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Wizards knows the best part of DnD can’t be monetised

Dungeons and Dragons can’t exist without community creativity, and Wizards of the Coast is well aware how hard the game’s heart would be to monetise

DnD best part monetised - Wizards of the Coast art of a dwarf posing in golden armour

At its core, Dungeons and Dragons has always been about collaborative storytelling. This is the spark of life that separates it from its miniature wargaming roots. Winning and losing no longer matter as long as you’re telling a good story, and weakness is often encouraged, serving plot over progress. The biggest actual plays in the world aren’t adored for their crunchy DnD character builds; people care for the characters.

For me, communal narrative creation is the greatest thing about D&D, and roleplaying games at large. Wizards of the Coast knows this, and it knows it’s a feature that can’t easily be monetised.

How D&D makes money has been a big topic of discussion for some time now. Wizards’ other tabletop darling, Magic: The Gathering, is now a billion-dollar brand, and CEO Cynthia Williams has made a point of how under-monetised D&D is by comparison. The majority of big spenders are DMs, and they certainly aren’t the majority of D&D consumers.

DnD best part monetised - Wizards of the Coast art of a party fighting a dragon on top of a pile of gold

Many of us see our RPG bubbles as grassroots affairs, communal pockets to work on fictional escapes as part of a like-minded group. Williams’ statement came across to me as a corporation looking to carve that experience up for additional cash – and the leaked DnD OGL 1.1 document only fanned those flames, apparently promising a world where Wizards of the Coast owned everything you made for D&D and could charge for it.

Resource hoarding directly opposes the nature of a collaborative experience, so naturally, people were pissed off.

DnD best part monetised - Wizards of the Coast art of three dragonborn toasting by a campfire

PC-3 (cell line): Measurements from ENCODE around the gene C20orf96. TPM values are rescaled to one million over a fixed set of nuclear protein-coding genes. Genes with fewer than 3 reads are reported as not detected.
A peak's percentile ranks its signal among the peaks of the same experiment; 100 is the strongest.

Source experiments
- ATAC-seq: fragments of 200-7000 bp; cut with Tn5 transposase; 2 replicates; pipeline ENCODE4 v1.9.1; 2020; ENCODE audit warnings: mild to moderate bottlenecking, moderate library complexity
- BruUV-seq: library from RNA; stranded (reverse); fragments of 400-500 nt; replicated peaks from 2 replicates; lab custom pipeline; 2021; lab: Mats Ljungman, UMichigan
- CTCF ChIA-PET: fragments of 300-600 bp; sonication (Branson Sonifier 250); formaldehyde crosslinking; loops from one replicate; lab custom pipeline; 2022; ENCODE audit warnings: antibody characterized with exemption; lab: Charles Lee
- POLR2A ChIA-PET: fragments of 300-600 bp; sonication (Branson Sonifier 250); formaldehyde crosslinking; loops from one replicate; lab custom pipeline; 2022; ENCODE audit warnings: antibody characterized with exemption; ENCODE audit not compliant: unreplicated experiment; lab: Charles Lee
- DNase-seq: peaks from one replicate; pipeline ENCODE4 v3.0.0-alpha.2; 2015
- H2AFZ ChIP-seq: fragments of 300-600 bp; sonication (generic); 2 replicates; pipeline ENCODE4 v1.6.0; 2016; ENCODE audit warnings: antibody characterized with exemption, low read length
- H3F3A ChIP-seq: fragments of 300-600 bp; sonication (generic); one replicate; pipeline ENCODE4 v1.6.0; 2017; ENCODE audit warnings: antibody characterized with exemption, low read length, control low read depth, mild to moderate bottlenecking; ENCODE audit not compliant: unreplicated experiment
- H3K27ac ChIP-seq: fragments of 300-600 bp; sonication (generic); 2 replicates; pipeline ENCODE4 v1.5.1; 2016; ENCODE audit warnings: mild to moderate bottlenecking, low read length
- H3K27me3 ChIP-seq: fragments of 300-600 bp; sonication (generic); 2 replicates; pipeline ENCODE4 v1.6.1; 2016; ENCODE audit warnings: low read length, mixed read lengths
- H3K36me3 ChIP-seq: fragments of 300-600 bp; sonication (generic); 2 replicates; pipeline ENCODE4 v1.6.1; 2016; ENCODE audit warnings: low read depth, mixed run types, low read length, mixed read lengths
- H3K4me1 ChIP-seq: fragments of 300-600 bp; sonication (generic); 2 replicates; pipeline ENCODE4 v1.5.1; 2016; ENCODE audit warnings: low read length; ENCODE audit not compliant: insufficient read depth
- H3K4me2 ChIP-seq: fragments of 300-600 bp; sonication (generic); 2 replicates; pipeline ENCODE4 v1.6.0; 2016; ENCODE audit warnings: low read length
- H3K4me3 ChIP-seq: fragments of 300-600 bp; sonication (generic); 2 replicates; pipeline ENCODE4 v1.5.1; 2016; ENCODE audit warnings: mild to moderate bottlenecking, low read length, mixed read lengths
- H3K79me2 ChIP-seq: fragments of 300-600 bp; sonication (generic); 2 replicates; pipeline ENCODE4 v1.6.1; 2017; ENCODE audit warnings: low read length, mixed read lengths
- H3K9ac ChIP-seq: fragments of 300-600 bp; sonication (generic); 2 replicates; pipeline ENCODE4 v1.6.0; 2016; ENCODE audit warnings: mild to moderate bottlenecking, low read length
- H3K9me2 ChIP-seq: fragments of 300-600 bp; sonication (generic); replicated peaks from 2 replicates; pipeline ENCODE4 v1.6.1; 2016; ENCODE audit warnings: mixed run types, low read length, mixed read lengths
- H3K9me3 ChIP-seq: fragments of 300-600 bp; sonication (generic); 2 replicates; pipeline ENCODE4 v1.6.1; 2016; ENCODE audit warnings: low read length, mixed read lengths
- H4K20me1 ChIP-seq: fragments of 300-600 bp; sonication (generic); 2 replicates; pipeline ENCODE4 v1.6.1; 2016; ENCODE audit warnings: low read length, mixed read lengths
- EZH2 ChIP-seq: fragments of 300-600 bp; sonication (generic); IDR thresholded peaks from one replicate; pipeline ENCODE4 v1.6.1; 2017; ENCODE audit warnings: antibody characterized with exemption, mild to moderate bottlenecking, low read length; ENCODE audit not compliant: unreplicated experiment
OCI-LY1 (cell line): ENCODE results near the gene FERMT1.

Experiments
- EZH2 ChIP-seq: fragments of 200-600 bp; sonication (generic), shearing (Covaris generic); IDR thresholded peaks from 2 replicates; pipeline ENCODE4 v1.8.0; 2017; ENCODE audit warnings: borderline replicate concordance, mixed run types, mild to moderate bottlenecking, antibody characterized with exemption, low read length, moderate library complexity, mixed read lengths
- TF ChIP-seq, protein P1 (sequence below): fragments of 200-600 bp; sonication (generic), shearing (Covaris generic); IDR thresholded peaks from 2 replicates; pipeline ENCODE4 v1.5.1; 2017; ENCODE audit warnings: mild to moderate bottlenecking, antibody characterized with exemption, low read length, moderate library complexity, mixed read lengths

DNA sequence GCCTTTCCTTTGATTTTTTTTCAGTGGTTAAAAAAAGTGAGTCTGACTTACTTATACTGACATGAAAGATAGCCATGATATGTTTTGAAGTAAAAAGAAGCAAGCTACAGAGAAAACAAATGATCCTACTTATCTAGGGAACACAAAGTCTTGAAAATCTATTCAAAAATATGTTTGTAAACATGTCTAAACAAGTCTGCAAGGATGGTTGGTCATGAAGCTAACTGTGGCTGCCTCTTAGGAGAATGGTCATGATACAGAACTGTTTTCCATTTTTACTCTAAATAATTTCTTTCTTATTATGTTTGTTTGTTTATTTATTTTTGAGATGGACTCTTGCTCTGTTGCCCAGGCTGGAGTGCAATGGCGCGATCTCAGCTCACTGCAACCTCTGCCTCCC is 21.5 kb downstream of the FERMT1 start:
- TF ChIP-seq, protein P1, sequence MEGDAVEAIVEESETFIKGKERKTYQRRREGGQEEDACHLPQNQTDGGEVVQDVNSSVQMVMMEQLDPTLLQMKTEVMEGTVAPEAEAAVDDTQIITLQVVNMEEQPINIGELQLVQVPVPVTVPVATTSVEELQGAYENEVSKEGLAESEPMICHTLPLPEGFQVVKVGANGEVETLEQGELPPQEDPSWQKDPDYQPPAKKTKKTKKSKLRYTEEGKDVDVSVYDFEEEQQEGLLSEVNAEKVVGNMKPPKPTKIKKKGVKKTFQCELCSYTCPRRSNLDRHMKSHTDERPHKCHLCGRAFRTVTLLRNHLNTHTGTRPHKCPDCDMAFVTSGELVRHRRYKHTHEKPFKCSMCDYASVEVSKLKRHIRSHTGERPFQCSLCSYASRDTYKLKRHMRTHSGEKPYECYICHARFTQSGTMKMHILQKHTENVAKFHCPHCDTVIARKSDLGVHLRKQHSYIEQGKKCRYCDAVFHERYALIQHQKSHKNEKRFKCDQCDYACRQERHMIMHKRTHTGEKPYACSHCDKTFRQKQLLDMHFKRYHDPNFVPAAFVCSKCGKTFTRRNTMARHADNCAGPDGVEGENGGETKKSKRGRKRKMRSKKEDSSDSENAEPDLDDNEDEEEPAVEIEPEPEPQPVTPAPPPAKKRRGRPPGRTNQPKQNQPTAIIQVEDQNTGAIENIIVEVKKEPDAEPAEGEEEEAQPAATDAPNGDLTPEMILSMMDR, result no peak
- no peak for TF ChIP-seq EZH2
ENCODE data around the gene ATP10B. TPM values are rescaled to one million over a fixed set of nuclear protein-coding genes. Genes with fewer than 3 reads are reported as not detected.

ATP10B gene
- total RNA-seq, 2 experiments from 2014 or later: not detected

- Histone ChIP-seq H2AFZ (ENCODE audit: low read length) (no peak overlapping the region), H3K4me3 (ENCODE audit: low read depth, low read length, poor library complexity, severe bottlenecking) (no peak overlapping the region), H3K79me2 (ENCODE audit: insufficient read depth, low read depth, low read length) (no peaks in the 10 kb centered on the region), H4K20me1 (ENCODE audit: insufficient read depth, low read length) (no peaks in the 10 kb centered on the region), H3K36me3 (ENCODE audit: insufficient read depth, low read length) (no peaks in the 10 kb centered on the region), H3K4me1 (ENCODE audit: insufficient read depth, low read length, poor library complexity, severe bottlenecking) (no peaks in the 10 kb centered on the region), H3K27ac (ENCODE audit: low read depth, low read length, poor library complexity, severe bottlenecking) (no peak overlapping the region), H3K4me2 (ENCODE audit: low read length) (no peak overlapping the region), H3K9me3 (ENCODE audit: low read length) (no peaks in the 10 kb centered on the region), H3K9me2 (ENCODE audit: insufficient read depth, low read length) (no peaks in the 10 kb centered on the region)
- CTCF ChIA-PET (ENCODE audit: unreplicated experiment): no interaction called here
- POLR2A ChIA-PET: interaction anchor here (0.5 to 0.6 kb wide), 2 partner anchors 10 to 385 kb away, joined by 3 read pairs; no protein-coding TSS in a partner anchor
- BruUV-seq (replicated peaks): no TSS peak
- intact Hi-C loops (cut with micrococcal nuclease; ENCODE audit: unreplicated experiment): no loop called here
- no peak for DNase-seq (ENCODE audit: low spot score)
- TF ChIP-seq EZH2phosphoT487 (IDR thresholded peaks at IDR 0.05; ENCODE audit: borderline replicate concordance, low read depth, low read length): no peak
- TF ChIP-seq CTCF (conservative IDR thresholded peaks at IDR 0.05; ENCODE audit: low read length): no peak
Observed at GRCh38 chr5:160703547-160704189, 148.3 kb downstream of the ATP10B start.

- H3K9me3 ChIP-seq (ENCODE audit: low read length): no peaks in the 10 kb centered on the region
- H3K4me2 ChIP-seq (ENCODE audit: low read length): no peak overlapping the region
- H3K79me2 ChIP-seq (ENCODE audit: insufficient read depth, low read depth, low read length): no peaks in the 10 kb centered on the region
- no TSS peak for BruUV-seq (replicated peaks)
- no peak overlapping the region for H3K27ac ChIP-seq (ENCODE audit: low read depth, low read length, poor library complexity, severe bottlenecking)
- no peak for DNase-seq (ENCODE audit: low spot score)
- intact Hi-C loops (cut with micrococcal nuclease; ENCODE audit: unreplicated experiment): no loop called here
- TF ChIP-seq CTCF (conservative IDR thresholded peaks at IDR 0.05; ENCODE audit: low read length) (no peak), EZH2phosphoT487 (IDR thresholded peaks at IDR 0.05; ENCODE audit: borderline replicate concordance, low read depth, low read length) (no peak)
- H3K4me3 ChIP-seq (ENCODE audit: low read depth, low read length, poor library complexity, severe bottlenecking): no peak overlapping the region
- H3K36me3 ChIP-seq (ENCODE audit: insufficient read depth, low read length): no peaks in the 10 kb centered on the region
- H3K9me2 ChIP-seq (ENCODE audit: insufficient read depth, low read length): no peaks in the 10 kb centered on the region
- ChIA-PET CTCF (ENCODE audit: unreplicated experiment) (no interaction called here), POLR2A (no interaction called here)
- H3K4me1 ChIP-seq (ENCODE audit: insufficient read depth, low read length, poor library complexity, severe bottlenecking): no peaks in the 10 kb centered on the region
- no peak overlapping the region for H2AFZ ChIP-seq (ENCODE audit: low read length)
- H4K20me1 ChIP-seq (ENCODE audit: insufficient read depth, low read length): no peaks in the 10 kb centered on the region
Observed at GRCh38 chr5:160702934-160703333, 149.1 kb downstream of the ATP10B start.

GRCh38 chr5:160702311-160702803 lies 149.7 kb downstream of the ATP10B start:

And the fact is, Wizards of the Coast knows what its best offering is. Just look at the language of the official OGL D&DBeyond posts. “Community” is said 11 times across four articles, and executive producer Kyle Brink is leaning hard on his personal experience as a passionate gamer to establish credibility and point out what Wizards values (or, perhaps more cynically, what Wizards believes its consumers value).

Kyle says he wants D&D to continue to bring “creative joy and lifelong friendships”. He knows the rules and background details that, until the recent Creative Commons pivot, were rather jealously guarded, are just a “foundation” for “unique worlds and other creations”. He wants us to continue to “create experiences together”.

In Wizards’ own words, these are the things that make D&D – and they’re the hardest things to put a price tag or a copyright claim on. Any RPG system can encourage collaborative storytelling and community creativity.

DnD best part monetised - Wizards of the Coast art of an adventuring party resting at a campfire

Partly, brand recognition kept D&D ahead of competitors, but the OGL also meant it drew more third-party creators than any other game, extending the brand’s reach and helping recruit new players. The OGL 1.1 controversy reminded the community they have other places to go if Wizards stops fostering collaboration.

D&D is at a weird crossroads right now. It’s still the biggest name in its industry by a country mile. Technically it doesn’t have a monopoly on the TTRPG market, but given how many people exclusively play D&D or have only heard of D&D, the brand may as well be wearing the Monopoly Man’s hat and moustache.

DnD best part monetised - Wizards of the Coast art of an adventuring party looting treasure from dead goblins

And tabletop RPGs are, at their core, anti-monopoly. Despite the Dungeon / Game Master leading the storytelling, no one person at the table has full control over the story.

However hard Wizards of the Coast tries to cling to its dominance, D&D can’t ever fully control the tabletop RPG world either. It can’t exist without community collaboration, and the part of DnD it says it values most – people coming together as a group and creating a unique story – is the one part it categorically can never licence or sell.

This leaves us with a few worrying questions that haven’t yet been answered. How does Wizards of the Coast turn D&D into a billion-dollar brand? And, perhaps more importantly, what is Wizards prepared to try to achieve its goal?